Was Jesus testing her faith as he tested Abraham when he asked him to sacrifice Isaac? It could be. But there is another reason Jesus was silent. He was testing his disciples. What had they learned from the recent incident where they were accused of not being Jewish enough because they didn’t follow the Jewish tradition of hand washing? Had they learned that God does not look at the outward appearance, but looks on the heart? How would they react to the pleas of this gentile? Did they look at her as a gentile sinner, an unclean dog? Did they hear her amazing confession of faith? It’s hard to tell. Send her away, could mean “just get rid of her she’s not worth your time,” or many believe it means, “just do what she asks so that she can stop begging.”

  Why didn’t Jesus do that? Why did he keep testing her, seeming to say “I would but I can’t because you aren’t Jewish.” It wasn’t just for her benefit. He wanted his disciples and people of all time to witness the strength of her faith. In fact, it’s very interesting that the only two times in Jesus’ ministry that he says someone has great faith, he says in regard to gentiles – this Canaanite woman, and a Roman Centurion.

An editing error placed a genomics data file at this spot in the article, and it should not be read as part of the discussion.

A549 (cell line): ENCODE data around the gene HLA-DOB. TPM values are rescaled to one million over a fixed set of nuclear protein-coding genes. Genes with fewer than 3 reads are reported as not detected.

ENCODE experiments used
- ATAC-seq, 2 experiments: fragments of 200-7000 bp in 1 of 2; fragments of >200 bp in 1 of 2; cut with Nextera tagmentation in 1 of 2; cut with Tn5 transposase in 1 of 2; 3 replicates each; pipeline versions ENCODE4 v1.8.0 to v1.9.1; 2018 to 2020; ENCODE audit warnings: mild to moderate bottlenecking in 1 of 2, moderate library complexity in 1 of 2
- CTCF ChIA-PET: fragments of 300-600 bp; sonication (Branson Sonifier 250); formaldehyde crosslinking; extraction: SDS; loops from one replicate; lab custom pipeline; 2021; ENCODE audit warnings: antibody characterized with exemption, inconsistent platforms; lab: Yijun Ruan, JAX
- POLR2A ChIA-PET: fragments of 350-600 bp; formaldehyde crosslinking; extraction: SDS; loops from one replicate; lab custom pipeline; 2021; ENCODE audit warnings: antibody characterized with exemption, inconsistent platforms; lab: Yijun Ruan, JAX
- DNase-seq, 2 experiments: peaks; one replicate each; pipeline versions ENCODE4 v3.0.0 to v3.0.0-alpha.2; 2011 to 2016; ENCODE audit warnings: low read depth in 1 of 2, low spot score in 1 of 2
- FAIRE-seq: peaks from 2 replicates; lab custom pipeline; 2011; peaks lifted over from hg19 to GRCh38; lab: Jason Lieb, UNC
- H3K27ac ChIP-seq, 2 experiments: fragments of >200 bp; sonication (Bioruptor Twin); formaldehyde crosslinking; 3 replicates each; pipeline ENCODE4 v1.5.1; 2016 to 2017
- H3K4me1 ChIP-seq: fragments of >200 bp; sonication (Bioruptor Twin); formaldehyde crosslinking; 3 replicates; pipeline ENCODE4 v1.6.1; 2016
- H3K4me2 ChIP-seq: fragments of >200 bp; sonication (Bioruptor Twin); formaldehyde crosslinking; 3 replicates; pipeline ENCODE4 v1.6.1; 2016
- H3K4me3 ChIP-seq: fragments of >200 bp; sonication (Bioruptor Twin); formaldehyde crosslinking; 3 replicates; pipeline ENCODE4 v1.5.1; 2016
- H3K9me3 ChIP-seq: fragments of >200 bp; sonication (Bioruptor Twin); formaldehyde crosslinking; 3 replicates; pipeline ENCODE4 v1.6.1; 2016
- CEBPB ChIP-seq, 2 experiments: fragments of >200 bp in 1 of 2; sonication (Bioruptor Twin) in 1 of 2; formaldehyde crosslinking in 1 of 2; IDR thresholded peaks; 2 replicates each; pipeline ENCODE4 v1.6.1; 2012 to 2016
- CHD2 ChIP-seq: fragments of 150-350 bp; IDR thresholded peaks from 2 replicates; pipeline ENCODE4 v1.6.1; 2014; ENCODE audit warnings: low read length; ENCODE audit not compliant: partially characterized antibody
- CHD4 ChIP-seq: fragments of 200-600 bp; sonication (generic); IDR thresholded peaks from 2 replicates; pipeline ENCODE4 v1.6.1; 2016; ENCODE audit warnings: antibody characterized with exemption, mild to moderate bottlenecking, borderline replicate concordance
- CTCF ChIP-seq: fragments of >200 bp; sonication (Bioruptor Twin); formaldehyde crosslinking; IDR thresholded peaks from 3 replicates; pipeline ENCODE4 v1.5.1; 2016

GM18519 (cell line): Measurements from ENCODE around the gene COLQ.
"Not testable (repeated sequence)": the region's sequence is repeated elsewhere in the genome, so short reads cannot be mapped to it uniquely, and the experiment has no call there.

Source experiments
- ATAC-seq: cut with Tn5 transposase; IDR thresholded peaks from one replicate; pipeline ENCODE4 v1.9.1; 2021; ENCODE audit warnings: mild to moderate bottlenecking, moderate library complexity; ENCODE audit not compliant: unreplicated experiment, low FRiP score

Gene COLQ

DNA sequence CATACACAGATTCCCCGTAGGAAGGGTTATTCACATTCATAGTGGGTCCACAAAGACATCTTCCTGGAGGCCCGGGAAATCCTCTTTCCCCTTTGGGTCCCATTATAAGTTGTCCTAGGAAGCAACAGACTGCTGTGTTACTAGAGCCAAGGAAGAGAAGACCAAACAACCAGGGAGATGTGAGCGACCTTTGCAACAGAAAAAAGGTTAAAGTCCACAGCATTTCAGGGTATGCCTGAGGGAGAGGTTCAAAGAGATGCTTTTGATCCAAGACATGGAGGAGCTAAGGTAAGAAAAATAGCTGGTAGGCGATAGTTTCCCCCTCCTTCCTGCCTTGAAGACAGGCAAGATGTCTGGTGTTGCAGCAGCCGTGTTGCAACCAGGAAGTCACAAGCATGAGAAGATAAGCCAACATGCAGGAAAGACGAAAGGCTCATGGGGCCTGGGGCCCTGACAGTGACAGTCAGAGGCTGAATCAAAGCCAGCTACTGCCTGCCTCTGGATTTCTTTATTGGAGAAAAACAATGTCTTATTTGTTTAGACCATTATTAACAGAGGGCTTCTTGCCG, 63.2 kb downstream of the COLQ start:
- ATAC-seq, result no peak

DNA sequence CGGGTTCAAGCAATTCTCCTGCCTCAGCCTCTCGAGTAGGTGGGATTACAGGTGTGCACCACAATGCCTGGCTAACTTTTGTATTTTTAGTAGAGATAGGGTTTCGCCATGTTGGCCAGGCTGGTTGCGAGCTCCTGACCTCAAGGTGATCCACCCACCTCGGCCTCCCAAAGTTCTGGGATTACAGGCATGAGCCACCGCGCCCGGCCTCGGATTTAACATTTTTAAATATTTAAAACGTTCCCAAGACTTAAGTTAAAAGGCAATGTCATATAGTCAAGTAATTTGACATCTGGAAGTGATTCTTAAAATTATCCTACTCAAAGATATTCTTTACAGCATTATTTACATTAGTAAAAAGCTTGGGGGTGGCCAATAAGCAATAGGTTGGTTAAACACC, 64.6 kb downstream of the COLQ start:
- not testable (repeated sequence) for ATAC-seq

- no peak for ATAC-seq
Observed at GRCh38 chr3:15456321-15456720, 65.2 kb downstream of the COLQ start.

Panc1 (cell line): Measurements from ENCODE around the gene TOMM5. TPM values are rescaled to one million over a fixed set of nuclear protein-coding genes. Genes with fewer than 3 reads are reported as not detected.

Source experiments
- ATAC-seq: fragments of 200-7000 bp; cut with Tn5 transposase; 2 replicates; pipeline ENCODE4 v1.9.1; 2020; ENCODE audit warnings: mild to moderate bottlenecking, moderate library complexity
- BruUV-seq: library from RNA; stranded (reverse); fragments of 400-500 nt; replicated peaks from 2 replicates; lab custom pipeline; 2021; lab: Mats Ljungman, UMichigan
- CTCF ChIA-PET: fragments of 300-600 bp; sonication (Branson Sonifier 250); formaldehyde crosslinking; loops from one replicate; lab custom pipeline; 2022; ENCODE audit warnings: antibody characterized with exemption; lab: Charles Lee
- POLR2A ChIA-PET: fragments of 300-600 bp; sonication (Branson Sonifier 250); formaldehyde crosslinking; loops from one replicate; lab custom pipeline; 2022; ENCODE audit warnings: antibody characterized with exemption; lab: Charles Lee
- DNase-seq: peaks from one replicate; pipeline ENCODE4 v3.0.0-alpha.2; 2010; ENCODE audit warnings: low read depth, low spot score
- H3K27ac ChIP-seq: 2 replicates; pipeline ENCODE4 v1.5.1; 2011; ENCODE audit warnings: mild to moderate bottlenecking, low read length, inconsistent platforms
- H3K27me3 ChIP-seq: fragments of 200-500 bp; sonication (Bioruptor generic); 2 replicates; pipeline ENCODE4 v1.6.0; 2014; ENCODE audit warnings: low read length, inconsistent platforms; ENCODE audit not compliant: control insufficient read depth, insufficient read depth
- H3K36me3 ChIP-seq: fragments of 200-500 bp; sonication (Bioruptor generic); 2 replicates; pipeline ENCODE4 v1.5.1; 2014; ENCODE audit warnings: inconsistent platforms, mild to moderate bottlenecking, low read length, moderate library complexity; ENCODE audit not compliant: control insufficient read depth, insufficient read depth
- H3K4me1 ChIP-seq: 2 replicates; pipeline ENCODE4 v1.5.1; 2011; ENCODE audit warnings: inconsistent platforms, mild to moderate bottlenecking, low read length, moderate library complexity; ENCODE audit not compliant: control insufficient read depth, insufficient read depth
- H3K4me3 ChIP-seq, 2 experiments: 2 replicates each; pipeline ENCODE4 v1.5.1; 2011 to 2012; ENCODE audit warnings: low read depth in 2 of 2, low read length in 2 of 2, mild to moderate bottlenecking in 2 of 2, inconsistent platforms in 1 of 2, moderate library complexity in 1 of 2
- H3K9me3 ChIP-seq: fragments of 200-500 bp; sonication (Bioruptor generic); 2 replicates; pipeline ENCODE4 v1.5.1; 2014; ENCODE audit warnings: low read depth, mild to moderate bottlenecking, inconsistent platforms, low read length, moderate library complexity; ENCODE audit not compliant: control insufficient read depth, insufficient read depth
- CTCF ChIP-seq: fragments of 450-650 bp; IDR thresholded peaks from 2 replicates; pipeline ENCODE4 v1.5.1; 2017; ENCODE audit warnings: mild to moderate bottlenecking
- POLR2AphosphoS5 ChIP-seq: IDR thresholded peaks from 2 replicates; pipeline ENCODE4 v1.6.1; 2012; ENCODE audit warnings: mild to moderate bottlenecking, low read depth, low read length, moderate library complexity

What was so great about her faith? Unlike the Jewish leader Nicodemus who came to Jesus at night, this gentile woman was willing to publicly confess that Jesus was the Son of David, the promised Messiah, the Son of God who had the power to heal her daughter from afar.

  When God seems to be silent what do many do? King Saul turned to a Medium. Many just give up and assume that either God doesn’t exist or that he doesn’t care. This woman persisted in prayer even when Jesus seemed to be ignoring her and her request.

  When people seem to put you down because of who you are or where you came from what’s your reaction? Isn’t it to become angry, to call them names, to accuse them of being racist? This woman fell down at Jesus’ feet. She worshiped. She asked for mercy. She begged, Lord, help me. She showed the humility that comes from knowing that you are a sinner who is no better than anyone else, who deserves nothing from God except his punishment. All any of us can say is, “Have mercy Lord, help me.”

  If someone implied that you were not worthy of anything from them because you were from the wrong group of people, wouldn’t you get angry and leave in a huff? But this woman said, Yes Lord, I know I’m not worthy of what I ask. But, little house dogs like me get to eat the crumbs that fall from their master’s table. I’m willing to rejoice in any crumb you can give me.